Early Inpatient Workup for Intracerebral Hemorrhage

  • Muhib Khan
  • Rushna Ali
  • Justin Singer
  • Paul Mazaris
  • Brian Silver


Spontaneous non-traumatic intracerebral hemorrhage (ICH) is a leading cause of morbidity and mortality around the world. The initial evaluation is focused in the emergency department. A complete history is imperative in determining the need for further evaluation. Computed tomography (CT) is a sensitive and effective modality for identifying acute hemorrhage. Recent technological advancement in magnetic resonance imaging makes it a promising modality for detecting hyperacute ICH. It can also elude toward cerebral microbleeds (CMB), mass lesions, and cerebral venous sinus thrombosis. Vascular lesions responsible for ICH can be evaluated by computed tomography angiography (CTA), magnetic resonance angiography (MRA), and digital subtraction angiography (DSA). A select number of patients need to be evaluated with follow-up imaging. Laboratory tests focused on evaluating for coagulopathy and toxins is integral to initial evaluation. An etiological approach to diagnostic evaluation is helpful during the initial days of ICH. Proper diagnostic workup is essential to effective management and should be guided by demographics, history, clinical features, imaging, and laboratory findings.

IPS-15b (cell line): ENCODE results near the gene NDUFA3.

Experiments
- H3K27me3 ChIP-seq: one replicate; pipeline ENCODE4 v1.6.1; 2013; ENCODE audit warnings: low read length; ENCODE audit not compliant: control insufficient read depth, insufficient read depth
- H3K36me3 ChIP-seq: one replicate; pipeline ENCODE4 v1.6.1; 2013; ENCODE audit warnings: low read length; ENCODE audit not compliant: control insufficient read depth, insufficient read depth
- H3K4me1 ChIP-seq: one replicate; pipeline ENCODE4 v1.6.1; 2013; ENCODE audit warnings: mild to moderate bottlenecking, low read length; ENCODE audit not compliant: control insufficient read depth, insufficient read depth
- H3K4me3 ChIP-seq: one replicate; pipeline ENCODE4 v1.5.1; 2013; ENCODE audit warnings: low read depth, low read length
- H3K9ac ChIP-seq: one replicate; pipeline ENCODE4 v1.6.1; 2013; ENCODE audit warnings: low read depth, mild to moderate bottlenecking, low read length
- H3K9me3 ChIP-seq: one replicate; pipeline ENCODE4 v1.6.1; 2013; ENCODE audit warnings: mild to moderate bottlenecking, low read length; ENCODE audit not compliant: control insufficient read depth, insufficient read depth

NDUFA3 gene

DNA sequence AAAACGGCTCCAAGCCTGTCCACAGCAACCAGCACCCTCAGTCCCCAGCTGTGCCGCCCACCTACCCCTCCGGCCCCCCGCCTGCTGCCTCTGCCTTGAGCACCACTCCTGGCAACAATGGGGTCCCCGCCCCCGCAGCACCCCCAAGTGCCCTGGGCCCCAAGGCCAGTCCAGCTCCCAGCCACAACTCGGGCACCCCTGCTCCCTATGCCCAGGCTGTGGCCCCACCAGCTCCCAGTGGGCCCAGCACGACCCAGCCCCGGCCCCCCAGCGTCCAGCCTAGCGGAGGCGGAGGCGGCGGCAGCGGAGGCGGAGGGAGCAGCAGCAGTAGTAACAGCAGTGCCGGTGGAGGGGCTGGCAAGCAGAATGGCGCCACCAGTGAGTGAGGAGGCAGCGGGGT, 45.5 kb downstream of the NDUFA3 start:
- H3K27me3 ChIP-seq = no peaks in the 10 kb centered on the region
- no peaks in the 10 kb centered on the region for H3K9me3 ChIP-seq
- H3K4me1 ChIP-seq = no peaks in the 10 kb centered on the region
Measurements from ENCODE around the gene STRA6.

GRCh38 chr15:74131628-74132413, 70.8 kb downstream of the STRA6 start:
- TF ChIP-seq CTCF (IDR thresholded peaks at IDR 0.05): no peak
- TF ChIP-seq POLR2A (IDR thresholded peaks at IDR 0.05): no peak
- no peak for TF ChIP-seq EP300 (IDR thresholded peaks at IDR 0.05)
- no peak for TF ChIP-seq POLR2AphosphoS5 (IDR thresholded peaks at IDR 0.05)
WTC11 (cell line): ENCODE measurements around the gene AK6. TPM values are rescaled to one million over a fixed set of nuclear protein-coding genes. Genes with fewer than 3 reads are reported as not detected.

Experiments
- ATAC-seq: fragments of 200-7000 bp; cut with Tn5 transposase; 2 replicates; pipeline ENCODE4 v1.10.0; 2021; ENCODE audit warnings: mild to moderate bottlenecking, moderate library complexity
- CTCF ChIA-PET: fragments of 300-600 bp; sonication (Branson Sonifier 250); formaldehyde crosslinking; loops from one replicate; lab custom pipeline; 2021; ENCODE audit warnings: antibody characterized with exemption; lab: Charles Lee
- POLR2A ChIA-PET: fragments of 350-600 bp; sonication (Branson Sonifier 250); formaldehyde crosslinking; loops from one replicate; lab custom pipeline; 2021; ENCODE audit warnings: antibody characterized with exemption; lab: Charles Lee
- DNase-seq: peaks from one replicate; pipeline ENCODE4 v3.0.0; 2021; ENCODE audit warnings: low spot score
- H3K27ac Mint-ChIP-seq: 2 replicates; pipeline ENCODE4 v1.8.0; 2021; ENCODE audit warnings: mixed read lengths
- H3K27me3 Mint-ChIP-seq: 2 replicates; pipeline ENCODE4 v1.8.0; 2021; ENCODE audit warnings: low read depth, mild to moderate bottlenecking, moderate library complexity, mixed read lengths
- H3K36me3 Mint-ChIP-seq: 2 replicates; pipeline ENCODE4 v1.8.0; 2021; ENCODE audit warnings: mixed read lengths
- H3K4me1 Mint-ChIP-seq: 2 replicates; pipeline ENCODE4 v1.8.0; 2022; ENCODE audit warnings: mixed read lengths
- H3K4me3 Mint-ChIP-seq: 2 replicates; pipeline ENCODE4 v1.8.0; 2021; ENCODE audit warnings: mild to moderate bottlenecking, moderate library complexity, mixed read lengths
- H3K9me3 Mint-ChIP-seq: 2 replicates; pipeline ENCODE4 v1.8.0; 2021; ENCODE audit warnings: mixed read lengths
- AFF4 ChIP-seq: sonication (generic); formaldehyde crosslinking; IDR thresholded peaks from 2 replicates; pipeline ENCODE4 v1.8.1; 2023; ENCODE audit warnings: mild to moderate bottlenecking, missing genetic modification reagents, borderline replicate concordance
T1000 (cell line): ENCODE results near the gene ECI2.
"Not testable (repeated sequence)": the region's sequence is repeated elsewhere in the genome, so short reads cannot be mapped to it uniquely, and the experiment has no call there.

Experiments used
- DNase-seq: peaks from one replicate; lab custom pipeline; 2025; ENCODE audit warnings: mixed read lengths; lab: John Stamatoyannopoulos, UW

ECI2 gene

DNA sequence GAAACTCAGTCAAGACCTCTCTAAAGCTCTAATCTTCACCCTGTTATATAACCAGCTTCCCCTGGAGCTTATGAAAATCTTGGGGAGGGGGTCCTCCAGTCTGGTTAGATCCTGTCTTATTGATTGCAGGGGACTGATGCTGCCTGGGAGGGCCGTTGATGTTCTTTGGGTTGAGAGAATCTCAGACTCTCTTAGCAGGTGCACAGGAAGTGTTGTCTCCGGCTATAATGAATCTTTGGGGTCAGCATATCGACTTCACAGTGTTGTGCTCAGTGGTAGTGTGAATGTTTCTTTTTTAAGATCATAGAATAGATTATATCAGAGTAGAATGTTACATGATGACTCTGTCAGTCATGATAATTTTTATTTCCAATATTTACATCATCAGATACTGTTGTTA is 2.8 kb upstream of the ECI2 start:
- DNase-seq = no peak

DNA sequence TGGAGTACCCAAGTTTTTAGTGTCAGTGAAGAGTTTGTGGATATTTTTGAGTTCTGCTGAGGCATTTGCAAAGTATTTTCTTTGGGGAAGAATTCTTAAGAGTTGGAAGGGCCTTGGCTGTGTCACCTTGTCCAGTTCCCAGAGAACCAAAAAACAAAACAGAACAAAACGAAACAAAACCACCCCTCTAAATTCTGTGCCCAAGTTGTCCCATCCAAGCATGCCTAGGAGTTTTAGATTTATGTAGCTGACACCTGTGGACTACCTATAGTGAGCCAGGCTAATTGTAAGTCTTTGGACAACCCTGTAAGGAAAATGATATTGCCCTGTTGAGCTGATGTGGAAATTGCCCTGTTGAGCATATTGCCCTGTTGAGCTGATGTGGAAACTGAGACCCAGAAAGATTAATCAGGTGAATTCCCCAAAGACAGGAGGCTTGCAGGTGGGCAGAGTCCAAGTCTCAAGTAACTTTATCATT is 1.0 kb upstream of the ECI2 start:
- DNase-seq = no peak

Intracerebral hemorrhage Anticoagulation Computed tomography Computed tomographic angiography Magnetic resonance imaging Magnetic resonance angiography Digital subtraction angiography ICH score Cerebral amyloid angiopathy Diagnosis 


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Copyright information

© Springer International Publishing AG, part of Springer Nature 2018

Authors and Affiliations

  • Muhib Khan
    • 1
  • Rushna Ali
    • 2
  • Justin Singer
    • 1
  • Paul Mazaris
    • 1
  • Brian Silver
    • 3
  1. 1.Spectrum Health Neuroscience InstituteMichigan State UniversityGrand RapidsUSA
  2. 2.Department of NeurosurgeryVanderbilt UniversityNashvilleUSA
  3. 3.Department of NeurologyUniversity of MassachussettsWorcesterUSA

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